Shipment tracking for 'fat parcels' in the body
Without fat, nothing works in the body: Fats serve as energy suppliers and important building blocks, including for the envelopes of living cells. Numerous diseases are related to disorders in fat metabolism such as obesity and cancer. Researchers from the LIMES Institute at the University of Bonn are now demonstrating how fat metabolism can be monitored down to the individual liver cell of a mouse with high sensitivity. This opens up clinical possibilities, such as minimizing the side effects of new drugs on fat metabolism. The scientists now present their study in the journal Nature Methods.
Many people think of the padding on their stomach or hips when they hear the term "body fat."
"But no human being could survive without lipids, as these substances are called in chemistry," says Prof. Dr. Christoph Thiele from the LIMES Institute at the University of Bonn. Because fats are important energy stores. For instance, if fat metabolism in cancer patients is disrupted, the result is dramatic weight loss. In addition, lipids often serve as building blocks for the envelopes of living cells, including brain cells. This is why disorders can also lead to neurological diseases.
Scientists are therefore searching for methods to track the path from the uptake of fats through metabolism to excretion using a kind of "tracking" process—similar to a posted parcel that can be tracked on its way to its destination. Previously, researchers used radioactive substances, fluorescent dyes or heavy isotopes of hydrogen-2 (deuterium) to mark such "fat parcels."
"The problem with this is that the marked compounds cannot be fully distinguished from the unmarked ones," explains Thiele. This means that only a few marked main compounds can be traced, and that quite large amounts of substance are required.
Decay reactions lead to strong signals during measurement
Together with his colleagues Klaus Wunderling and Philipp Leyendecker, the biochemist has now shown that fats can be traced in mice with a much more sensitive and effective method. They added fatty acids to the liver cells of the mice that were marked with an additional triple bond, a so-called alkyne group. Subsequently, the metabolic products bound to special so-called reporter molecules. In a further step, the compounds collided with gas molecules while their weight was being measured in the mass spectrometer, causing them to decompose into specific substances on which the markings finally became visible.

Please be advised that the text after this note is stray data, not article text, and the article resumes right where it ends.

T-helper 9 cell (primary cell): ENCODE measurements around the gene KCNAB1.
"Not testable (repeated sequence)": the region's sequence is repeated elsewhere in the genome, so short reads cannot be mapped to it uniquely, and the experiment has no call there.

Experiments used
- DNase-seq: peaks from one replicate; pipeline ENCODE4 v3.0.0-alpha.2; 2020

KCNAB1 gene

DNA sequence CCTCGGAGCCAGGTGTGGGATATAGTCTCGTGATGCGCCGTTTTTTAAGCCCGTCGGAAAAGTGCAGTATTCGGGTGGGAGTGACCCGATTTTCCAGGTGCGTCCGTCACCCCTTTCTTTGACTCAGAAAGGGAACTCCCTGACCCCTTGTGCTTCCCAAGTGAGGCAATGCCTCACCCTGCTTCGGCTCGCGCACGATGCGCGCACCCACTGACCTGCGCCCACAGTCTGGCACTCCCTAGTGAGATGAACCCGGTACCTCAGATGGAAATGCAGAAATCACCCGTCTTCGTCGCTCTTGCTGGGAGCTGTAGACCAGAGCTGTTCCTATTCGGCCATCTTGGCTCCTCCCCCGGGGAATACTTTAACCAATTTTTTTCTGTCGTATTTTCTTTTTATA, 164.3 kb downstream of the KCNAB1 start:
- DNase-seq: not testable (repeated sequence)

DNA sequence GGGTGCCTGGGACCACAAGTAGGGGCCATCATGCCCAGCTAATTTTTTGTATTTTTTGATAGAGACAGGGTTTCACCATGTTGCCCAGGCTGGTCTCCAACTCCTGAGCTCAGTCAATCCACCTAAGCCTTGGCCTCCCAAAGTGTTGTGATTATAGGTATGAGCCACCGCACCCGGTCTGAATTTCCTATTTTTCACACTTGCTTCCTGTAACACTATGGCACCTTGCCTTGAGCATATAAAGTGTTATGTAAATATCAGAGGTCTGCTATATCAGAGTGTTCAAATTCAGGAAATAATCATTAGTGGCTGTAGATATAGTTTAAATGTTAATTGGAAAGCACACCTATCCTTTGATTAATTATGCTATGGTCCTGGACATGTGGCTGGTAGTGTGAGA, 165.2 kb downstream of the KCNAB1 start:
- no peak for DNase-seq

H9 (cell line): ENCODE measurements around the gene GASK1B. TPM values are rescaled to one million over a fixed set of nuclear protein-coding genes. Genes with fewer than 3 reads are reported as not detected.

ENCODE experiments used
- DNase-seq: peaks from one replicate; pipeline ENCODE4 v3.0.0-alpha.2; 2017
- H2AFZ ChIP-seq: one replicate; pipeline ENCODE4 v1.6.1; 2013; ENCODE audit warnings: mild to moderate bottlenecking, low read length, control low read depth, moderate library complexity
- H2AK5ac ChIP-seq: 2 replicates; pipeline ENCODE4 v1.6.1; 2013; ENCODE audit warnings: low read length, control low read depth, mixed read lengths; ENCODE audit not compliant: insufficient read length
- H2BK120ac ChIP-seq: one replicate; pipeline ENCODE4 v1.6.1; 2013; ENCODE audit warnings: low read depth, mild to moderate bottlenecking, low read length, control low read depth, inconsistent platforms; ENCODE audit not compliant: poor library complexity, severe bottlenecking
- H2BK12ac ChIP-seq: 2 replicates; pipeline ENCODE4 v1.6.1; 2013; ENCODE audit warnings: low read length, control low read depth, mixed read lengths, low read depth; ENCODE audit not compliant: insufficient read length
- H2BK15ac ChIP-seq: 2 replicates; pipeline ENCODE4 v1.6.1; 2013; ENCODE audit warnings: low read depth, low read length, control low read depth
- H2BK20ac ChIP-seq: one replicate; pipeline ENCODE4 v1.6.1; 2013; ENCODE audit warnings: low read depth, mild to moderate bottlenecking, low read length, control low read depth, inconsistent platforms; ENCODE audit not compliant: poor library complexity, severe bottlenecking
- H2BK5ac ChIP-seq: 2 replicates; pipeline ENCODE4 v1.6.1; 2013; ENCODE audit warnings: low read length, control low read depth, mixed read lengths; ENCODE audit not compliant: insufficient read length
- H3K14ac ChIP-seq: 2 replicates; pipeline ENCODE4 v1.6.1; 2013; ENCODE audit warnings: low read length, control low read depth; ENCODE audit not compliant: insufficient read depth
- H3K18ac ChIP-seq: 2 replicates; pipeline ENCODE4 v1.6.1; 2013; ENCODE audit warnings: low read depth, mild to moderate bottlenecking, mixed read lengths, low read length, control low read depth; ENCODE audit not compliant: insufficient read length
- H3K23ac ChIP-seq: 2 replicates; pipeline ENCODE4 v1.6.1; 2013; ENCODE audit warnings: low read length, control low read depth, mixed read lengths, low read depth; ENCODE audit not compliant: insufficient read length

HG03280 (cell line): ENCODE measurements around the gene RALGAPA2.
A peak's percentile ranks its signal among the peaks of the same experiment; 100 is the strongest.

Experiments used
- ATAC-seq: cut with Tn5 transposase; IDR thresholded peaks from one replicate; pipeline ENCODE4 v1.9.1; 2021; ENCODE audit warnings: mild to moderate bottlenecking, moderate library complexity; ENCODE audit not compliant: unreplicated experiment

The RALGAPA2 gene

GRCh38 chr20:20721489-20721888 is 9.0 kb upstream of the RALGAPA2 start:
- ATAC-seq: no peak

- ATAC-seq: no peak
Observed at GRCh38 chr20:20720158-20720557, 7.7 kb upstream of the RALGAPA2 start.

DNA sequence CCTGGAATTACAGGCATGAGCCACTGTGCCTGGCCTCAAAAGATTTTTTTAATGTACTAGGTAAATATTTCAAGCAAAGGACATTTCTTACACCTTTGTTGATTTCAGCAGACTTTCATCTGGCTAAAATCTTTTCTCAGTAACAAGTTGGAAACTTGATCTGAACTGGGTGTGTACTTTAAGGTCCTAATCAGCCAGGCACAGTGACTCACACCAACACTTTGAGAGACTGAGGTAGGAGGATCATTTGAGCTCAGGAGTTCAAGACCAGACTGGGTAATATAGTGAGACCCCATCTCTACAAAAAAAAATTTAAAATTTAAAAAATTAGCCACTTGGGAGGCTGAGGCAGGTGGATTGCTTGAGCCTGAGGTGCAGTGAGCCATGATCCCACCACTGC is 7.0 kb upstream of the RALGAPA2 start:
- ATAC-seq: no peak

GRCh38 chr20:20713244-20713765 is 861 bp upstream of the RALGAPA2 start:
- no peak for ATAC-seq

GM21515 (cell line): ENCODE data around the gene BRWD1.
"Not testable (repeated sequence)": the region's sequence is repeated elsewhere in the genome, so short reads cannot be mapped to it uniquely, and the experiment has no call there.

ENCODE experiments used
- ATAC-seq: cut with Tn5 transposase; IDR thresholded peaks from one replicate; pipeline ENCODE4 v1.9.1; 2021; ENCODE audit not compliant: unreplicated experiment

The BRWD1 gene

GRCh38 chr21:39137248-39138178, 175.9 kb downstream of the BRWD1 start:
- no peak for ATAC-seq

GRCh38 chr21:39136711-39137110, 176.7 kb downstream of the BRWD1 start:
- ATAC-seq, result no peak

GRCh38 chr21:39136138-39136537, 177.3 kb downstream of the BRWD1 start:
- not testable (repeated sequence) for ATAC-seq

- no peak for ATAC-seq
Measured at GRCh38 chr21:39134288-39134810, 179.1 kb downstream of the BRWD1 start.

"This decay reaction produces very strong signals for the marked lipids in the mass spectrometer," said Thiele. This allows a clearer distinction between marked and unmarked lipids, and the measurements are about 1000 times more sensitive than those of conventional methods. In addition, it is much faster: Results take minutes instead of hours.
"Around 100 different marked lipids can actually be traced down into individual liver cells," explains the biochemist. This makes it possible to examine both the normal metabolic pathway and pathological deviations in detail. The examination of mouse liver cells was an obvious choice for the researchers because the liver is the "main hub" for fat metabolism.
However, this method is not yet suitable for human nutrition experiments. "We still don't know exactly what the fatty acids coupled to alkyne groups do in the human body when they are ingested with food," says Thiele. Nevertheless, the researcher is convinced that this method could be used to investigate the side effects of drugs on fat metabolism and possibly reduce them considerably. As consumption experiments on humans are currently not possible, the side effects could be tested on cell cultures or organoids. Thiele says, "This makes it easy to see how the lipid metabolism is altered by the active substances."